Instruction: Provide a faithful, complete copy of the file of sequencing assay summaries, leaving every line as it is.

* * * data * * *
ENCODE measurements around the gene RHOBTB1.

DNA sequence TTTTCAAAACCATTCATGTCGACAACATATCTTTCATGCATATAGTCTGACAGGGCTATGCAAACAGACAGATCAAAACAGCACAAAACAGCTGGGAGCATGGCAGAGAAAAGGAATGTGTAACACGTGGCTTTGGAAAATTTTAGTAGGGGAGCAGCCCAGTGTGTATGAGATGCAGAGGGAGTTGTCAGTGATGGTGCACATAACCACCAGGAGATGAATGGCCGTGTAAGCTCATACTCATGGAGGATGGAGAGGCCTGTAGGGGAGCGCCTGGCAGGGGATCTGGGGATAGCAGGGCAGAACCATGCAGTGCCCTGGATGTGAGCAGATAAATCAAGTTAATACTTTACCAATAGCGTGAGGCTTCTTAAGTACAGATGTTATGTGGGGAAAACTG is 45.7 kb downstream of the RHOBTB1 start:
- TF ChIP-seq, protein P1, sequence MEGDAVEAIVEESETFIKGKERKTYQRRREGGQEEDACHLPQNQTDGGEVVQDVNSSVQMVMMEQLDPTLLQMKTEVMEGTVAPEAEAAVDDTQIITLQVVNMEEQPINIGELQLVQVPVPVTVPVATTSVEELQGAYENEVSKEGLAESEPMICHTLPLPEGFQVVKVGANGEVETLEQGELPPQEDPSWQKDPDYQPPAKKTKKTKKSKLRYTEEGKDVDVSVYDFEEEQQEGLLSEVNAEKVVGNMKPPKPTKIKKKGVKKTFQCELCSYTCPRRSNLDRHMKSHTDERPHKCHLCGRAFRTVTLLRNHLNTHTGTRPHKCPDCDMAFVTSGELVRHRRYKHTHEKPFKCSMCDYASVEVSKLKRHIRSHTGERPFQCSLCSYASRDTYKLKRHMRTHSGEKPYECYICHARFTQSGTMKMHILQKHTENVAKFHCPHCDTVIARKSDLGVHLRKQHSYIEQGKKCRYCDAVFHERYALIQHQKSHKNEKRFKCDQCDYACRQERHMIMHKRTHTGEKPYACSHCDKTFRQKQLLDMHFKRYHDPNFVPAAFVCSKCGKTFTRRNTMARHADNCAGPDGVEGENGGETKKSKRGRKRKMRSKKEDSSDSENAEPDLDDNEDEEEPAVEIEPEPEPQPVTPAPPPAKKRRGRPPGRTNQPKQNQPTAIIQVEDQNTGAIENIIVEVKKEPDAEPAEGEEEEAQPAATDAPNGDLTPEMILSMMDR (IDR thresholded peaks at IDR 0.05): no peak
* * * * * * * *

ENCODE measurements around the gene RHOBTB1.

DNA sequence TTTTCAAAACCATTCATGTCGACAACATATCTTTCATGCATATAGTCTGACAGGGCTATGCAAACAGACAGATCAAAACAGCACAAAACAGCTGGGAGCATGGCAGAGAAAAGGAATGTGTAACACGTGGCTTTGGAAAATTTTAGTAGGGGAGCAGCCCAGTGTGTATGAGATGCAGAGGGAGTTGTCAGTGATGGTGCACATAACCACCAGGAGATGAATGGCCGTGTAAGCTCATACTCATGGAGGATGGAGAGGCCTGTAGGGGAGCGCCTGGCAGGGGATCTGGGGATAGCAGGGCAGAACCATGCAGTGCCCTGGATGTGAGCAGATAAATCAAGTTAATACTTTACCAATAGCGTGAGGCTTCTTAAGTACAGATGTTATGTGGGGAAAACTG is 45.7 kb downstream of the RHOBTB1 start:
- TF ChIP-seq, protein P1, sequence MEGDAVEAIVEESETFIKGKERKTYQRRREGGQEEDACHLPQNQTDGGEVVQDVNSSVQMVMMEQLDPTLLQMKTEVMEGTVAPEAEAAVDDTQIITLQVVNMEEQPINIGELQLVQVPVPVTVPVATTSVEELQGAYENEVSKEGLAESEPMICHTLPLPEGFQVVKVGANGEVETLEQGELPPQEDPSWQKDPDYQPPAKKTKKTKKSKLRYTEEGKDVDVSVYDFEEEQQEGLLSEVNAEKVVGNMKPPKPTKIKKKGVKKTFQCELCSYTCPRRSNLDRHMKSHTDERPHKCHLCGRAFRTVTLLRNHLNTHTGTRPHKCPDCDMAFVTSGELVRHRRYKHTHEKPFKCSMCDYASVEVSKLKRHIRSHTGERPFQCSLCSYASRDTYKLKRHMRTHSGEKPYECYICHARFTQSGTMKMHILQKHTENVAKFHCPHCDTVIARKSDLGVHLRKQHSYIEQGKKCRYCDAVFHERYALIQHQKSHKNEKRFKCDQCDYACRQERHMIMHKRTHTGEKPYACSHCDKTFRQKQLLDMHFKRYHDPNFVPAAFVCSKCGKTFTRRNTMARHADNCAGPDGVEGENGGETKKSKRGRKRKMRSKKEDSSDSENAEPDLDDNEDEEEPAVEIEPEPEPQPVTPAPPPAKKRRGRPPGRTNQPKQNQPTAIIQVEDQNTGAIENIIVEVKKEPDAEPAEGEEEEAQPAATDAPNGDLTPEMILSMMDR (IDR thresholded peaks at IDR 0.05): no peak